The Rhythm of the Teaching Life

Teachers work in a rhythmic way. Our work moves in patterns and processes that are arranged systematically into half-terms, terms and academic years. In one sense this might seem mundane, yet, like a piece of music, without an episodic pattern, our work would make no sense…or their wouldn’t be any of us left. 

There’s something special about this, I think; that’s why I’m writing about it now. People from other professions are quick to criticise our working lives, knowing how much ‘holiday’ we have compared to them. They are puzzled when we say that ‘we work hard’ in teaching, thinking that the simple fact we have so much time off means it shouldn’t matter how hard we work – we have so much time off.

The arithmetic of this criticism just simply doesn’t add up. Because none of us are machines, none of us are robotic organisms who check in, check out, eat, sleep, go again – particularly teachers. 

I’m desperate to meet the teacher who ‘doesn’t think about his students when he’s not at work’. I don’t think they exist. 

This is why our rhythms as teachers matter and recognising them in our lives is important. 

As teachers we swing from fifty-five hour weeks of intensive work six weeks in a row, to one week of stillness; if we’re honest with ourselves we all work a little in the holidays. This might range from an hour to a few full days. I don’t believe that the ones ‘who work all the way through the holidays’ are telling the truth. If they are, they won’t be in this profession for more than a few years. Or they choose to live this way. I also don’t believe the ones who say ‘I didn’t work in the holidays at all’….it might happen every so often but the general rhythm is that some thought, some planning, some moments of that holiday were spent reflecting on the classroom, the colleagues who are by themselves, the vulnerable child and how they’re holiday has been, the Christmas and the safeguarding concerns and the precious community that they are part of, called school.

By the way, I don’t think any of this is wrong per se, I just think it’s the way we are made as human beings and the way we are as teachers.

As leaders we do the same thing, we might think less about the individual students in each and every class and more about the wellbeing of our colleagues and those who we serve. We might begin to spiral into thinking about whether we have done enough, what our colleagues think of us, whether our plans and visions for the future are right and what if we might be wrong. In the current climate, we are trying to forward plan and be more prepared but this is not possible. At least not for the moment. Maybe it will settle down sometime soon. 

I always feel slightly nervous on the first day of term. I thought this might go away once I was an RQT. But it hasn’t.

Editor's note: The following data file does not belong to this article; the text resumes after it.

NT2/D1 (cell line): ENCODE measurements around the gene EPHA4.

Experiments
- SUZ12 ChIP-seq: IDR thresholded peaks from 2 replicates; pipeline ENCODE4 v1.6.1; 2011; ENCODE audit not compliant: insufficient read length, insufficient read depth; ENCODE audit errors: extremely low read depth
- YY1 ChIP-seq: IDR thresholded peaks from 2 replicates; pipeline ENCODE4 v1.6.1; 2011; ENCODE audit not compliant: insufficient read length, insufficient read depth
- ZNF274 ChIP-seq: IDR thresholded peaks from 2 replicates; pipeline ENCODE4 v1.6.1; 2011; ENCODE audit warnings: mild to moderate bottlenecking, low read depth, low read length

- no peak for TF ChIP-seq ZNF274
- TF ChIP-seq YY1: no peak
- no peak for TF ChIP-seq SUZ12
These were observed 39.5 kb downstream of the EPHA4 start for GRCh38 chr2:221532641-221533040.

A rhythm is a strong, regular repeated sound or movement. A rhythm is going somewhere. It’s going to the next bar, the chorus or the final crescendo. A rhythm is moving towards a goal and an aim, like a quartet of rowers on a boat, led by the cox driving them forward on a perpetually moving lake or river. A rhythm is always measured and managed; you cannot go full gusto at the very beginning of the song and then end within a few seconds. That ceases to become a song at all. Neither can you begin a piece of music with a particular riff and then continue it for the next three and a half minutes. It would become dull, boring and monotonous. It certainly wouldn’t sell to the masses. Neither can you do this in a rowing boat as a rower. You can’t always thrust the oars backwards; you must recover them and then go again, doing this motion thousands of times. There must be large bursts of energy to propel the boat forward and then a short recovery ready for the next burst. 

Teaching is neither like a piece of music or a rowing boat but it is rhythmic. We teach the same classes several times a week, for six to seven weeks, then we rest, become still, prepare mentally or in front of a screen and then we go again. There are peaks and troughs: there are days where our lists are too big to manage and we don’t feel like we will ever get them done and there are days, although few, where we find ourselves finished at four o’clock.

These are pivotal days where we must make wise decisions; the days that we are ‘done early’ within term time.

We have a choice: we can press on, do more, get ahead and tick everything off the list. Feeling pleased about ourselves when we drive home that we’ve been what we might define as productive. We can be seen to be working hard because the corridor of teachers or department we work in is ‘still at school’, with the light on in their rooms. Or we can go home. And rest.

I’m not suggesting here that this is always the right choice; i’m just saying we need to be wise and knowledgeable about the nature of our work.

We work in rhythmic motion. A steady beat pulsates through our profession; our intense oar stroke to propel us forwards along the river of the academic year must always have a recovery phase; we must try to have those days where we go home early in the frantic nature of a term.

And in the holidays, we must rest.

We must be ourselves when we’re not a teacher.


1 thought on “The Rhythm of the Teaching Life”

  1. Very informative post ! Teachers should not be made as the teaching machines of school system. Knowledge transfer to student’s brain should be focused in the classroom. Cognitive science of teaching theories is defective in producing high performing students in education. It is necessary to change the system of knowledge transfer in schools.

    Thanks! Be happy and stay safe.
    Happiness Classroom


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